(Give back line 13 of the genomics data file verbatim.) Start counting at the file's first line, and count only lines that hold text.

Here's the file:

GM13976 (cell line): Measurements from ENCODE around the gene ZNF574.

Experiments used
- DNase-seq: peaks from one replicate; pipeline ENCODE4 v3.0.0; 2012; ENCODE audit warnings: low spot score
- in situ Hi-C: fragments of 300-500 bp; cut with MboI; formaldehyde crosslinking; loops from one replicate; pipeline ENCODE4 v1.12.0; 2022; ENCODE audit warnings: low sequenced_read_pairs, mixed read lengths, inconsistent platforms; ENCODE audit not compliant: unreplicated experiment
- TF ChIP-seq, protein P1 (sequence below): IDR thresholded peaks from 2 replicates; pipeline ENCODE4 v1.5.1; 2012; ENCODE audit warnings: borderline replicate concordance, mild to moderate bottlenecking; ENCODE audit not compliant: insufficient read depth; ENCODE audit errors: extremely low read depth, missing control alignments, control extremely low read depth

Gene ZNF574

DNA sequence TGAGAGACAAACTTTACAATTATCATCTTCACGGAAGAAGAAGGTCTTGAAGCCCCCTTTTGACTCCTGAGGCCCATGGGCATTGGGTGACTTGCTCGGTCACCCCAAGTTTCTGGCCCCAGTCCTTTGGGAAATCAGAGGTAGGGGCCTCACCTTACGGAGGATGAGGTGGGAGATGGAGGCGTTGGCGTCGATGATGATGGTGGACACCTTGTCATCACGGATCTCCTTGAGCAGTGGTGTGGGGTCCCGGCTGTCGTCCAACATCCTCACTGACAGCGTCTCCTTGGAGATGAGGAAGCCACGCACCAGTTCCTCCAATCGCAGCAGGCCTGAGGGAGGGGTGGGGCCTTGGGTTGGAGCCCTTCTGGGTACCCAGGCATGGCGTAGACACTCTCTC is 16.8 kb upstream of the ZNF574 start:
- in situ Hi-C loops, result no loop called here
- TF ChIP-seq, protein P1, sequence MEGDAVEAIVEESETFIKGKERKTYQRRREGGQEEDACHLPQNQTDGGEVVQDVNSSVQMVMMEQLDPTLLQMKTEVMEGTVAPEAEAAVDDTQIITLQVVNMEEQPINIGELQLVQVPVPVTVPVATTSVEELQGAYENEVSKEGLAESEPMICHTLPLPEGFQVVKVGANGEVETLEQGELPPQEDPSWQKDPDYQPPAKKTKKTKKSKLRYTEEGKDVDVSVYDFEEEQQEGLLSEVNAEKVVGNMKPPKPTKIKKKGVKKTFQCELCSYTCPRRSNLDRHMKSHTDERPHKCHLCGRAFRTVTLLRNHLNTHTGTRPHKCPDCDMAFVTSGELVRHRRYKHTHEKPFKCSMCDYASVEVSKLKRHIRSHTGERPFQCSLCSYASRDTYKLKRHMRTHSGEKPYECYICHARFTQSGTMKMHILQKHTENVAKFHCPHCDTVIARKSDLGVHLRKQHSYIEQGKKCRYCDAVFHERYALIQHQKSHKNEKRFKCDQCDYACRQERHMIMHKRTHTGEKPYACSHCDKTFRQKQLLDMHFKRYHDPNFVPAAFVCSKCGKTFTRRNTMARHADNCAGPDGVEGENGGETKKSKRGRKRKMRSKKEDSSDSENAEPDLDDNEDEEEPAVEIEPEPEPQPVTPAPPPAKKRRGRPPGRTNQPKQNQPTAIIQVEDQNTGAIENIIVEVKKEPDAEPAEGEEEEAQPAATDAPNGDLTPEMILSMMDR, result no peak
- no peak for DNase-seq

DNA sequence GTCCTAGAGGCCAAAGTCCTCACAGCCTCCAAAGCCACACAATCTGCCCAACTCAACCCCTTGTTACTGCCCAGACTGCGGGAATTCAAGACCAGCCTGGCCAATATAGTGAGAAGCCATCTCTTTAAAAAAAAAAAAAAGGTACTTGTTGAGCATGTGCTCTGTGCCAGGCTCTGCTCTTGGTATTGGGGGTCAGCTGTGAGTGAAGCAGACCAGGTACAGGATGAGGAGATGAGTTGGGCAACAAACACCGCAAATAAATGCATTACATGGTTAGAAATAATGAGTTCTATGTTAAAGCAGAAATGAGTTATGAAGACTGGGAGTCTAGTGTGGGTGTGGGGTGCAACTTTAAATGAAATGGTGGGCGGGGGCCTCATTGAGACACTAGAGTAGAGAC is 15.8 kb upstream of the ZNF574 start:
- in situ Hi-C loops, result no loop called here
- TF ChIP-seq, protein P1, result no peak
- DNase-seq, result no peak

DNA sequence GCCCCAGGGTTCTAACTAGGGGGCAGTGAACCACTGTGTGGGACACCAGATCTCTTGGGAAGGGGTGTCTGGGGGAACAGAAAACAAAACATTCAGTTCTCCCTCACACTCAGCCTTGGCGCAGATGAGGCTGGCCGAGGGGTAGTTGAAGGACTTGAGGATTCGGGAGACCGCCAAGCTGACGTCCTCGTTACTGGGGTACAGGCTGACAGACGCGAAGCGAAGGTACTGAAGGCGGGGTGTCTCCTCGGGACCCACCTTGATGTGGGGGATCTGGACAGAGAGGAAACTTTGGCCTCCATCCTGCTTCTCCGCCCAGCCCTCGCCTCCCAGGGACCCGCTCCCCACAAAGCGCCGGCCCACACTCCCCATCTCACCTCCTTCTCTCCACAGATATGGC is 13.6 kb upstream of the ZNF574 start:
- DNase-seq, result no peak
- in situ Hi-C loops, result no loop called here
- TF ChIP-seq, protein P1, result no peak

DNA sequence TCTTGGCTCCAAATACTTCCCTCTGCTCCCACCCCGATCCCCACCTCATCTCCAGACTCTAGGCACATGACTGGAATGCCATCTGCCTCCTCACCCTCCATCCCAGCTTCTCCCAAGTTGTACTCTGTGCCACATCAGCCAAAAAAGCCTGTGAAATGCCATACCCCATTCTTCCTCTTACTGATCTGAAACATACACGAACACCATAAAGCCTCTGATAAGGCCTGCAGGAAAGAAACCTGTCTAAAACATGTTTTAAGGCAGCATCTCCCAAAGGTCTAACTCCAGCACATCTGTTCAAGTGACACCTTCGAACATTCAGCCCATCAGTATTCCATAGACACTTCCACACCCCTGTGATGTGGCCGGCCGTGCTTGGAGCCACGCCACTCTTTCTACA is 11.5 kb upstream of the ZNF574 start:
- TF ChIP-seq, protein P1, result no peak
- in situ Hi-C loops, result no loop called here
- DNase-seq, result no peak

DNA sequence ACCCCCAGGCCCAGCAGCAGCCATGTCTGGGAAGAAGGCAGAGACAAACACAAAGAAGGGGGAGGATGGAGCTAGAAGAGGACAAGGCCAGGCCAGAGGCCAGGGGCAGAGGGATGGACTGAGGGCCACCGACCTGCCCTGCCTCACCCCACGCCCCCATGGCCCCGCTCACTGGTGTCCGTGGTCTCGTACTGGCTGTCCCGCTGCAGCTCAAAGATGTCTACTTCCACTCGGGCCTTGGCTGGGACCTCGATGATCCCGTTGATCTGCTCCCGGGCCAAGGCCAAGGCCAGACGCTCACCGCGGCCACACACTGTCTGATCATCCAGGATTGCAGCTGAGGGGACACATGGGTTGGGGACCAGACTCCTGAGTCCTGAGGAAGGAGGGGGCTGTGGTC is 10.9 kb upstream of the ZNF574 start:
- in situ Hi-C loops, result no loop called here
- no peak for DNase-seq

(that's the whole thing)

- TF ChIP-seq, protein P1, result no peak